Then again, if Anon ended with a scene that was not sluggish, it would be very lonely. Breaking the plot down into what actually happens, there's really not very much of it. It takes ages and ages for that plot to happen, though: by the thirty-minute mark, it's not even clear yet that Seyfried's character exists, and she's got second billing. Instead, Niccol is leaning heavily on two things: atmosphere, and exposition-through-demonstration. Both of which I approve of in principle, but Anon is a beastly slow, almost unwatchably somber thing. Mind's Eye is definitely a weird technology that needs some exposition, but not nearly as much as Anon gives it: we get the same sequence of a killing followed by the cops being befuddled by the discovery that the killer replaced the victim's feed followed by a reiteration of the notion that in this future world, there is no anonymity, no fewer than three times, before Niccol has decided that we probably get it, and can move on to the actual movie.

The film also trips over its feet almost in the first scene and never, ever recovers at the level of how Mind's Eye works. So what happens is, we get many first-person scenes, in the HD ratio of 1.78:1, where we see all the digital readouts that whomever (generally Sal) sees. And we also get many third person scenes, in anamorphic widescreen, 2.35:1. This back-and-forth starts basically the moment the film does, and it is motherfucking tiring. The Mind's Eye POV shots are so busy! It's a very cool visual conceit that almost immediately goes from "neat thing" to a "a horrible distraction", especially because so many of the POV shots are fully unnecessary. The way I see it, Anon could have gone two ways: entirely first-person, though not always the same person; or mostly third-person with POV shots used at dramatically salient moments to really bring home for us the nature of this futuristic world. As it is, it feels unfocused and needlessly showy.

The other big aesthetic misstep is the film's claustrophobic, suffocating reliance on a greyed-out color palette. This is, maybe, the greyest movie I have ever seen that wasn't actually monochromatic, not just because of the extreme desaturation that was obviously applied in post-production, but because of how much of the set and costume design is also grey: conservative suits everywhere you look, and every fucking space is bare concrete, from the police station to apartment hallways to just, like, outside. I'm sure Niccol had something in mind about depersonalisation and the lifeless future we're heading to and some such thing, but it is still just awful to look at: it is, literally, exhaustingly grey. The great pity is that Amir Mokri's cinematography is otherwise quite stylish and lovely: great compositions using the jarring lines of the sets to great effect, crystal-clear but chilly cityscapes that cram characters into the corner of the huge wide frame. If it is possible to say that a film with some of the most upsetting color correction that I've ever seen is still beautifully-shot, Anon is. It's just so fucking grey.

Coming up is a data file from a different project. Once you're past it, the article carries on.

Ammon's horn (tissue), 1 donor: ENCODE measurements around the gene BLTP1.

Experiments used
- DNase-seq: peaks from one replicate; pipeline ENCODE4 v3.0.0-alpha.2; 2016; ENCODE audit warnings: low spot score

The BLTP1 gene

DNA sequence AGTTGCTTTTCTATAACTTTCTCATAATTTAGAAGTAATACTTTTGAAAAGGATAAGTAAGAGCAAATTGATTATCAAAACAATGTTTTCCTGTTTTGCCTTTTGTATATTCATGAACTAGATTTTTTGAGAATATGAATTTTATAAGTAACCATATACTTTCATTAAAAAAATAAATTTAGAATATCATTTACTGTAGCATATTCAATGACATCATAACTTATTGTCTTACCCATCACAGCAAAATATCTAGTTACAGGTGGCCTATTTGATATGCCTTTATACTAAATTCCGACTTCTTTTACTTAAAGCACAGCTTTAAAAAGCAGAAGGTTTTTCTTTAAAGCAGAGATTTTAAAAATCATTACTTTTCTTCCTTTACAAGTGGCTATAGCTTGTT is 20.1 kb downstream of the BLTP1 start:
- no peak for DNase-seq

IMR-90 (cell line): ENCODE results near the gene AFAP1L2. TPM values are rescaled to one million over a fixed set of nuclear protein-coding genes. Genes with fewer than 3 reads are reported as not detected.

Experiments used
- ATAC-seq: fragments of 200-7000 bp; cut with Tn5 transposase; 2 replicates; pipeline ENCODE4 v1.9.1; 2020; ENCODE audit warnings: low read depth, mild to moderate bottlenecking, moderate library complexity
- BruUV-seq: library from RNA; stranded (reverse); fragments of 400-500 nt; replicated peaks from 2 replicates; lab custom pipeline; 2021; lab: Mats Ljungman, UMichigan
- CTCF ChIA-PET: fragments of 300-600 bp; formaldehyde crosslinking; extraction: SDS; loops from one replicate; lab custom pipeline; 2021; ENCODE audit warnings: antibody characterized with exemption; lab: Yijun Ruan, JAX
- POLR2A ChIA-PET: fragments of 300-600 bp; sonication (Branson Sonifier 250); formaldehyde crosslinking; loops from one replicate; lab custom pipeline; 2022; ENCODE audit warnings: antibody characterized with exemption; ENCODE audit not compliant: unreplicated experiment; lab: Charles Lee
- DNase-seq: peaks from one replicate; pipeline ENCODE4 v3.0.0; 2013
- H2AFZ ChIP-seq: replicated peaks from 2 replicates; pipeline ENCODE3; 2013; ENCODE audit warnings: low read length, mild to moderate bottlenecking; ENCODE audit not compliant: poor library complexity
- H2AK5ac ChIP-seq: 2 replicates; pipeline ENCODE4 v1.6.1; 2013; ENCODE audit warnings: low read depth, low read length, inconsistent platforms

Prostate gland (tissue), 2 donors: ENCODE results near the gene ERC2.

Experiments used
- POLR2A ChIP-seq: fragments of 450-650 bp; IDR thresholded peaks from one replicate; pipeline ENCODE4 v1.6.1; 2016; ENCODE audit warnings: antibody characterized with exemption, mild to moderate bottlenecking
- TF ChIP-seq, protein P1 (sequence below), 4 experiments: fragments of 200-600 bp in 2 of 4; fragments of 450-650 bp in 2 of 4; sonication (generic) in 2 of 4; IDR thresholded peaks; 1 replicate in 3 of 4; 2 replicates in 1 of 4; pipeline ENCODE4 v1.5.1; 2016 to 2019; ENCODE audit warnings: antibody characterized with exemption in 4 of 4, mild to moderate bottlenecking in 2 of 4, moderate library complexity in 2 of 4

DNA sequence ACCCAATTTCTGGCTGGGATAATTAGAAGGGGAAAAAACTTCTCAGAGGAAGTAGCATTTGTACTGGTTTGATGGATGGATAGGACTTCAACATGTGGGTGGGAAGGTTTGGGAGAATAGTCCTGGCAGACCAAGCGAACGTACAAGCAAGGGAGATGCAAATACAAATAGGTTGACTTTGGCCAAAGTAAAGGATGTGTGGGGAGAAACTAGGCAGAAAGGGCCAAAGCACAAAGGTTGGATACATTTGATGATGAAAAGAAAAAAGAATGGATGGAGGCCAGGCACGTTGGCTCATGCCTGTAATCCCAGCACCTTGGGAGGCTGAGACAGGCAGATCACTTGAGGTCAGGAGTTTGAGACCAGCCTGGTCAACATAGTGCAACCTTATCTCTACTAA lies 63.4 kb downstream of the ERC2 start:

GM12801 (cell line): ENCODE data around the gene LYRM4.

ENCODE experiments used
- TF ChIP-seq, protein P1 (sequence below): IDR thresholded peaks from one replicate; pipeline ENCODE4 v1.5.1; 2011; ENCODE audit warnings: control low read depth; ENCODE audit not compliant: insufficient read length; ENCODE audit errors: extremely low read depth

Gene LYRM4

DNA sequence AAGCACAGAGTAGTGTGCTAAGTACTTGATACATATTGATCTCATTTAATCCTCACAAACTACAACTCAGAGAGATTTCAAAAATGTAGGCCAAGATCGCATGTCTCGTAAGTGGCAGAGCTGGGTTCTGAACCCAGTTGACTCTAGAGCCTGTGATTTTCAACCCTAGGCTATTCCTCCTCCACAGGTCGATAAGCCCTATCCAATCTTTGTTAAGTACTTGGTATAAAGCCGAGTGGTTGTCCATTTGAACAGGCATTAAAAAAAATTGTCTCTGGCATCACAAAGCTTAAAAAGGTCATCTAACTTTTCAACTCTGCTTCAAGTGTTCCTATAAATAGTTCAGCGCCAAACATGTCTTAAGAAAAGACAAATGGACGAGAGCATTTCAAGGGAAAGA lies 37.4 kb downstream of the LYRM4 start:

The greyness, the slowness, and the pound-on-the-head writing are all enough to consign Anon to the abyss, which is too bad; you can see where the wonderful old Niccol is hiding just inside this film. Still, it's just a damn boring movie to watch, on top of being hectoring, and that's the worst combination. Some things are good: Owen's face had gotten interestingly weathered and craggy at some point when I wasn't looking, and so he remains always interesting to look at. Seyfried actually gives a good performance, despite playing a role specifically designed to be free of personality or background: there's a harsh, angry coldness that she brings to cut through the film and Sal's bullshit, in ways that I found very bracing. Christophe Beck's droning score, which remains mostly away from the forefront of the soundtrack but always putters away in the background, is a terrifically moody thing, achieving in music what I think all that damn grey was attempting to achieve in the visuals. And... nope, I think that actually taps me out for nice things to say. Still, by the standards of Netflix sci-fi (its native Great Britain is the only place in the world where it's actually getting a theatrical release), this at least has thoughts in its head, and is therefore above average. Goddamn Netflix sci-fi.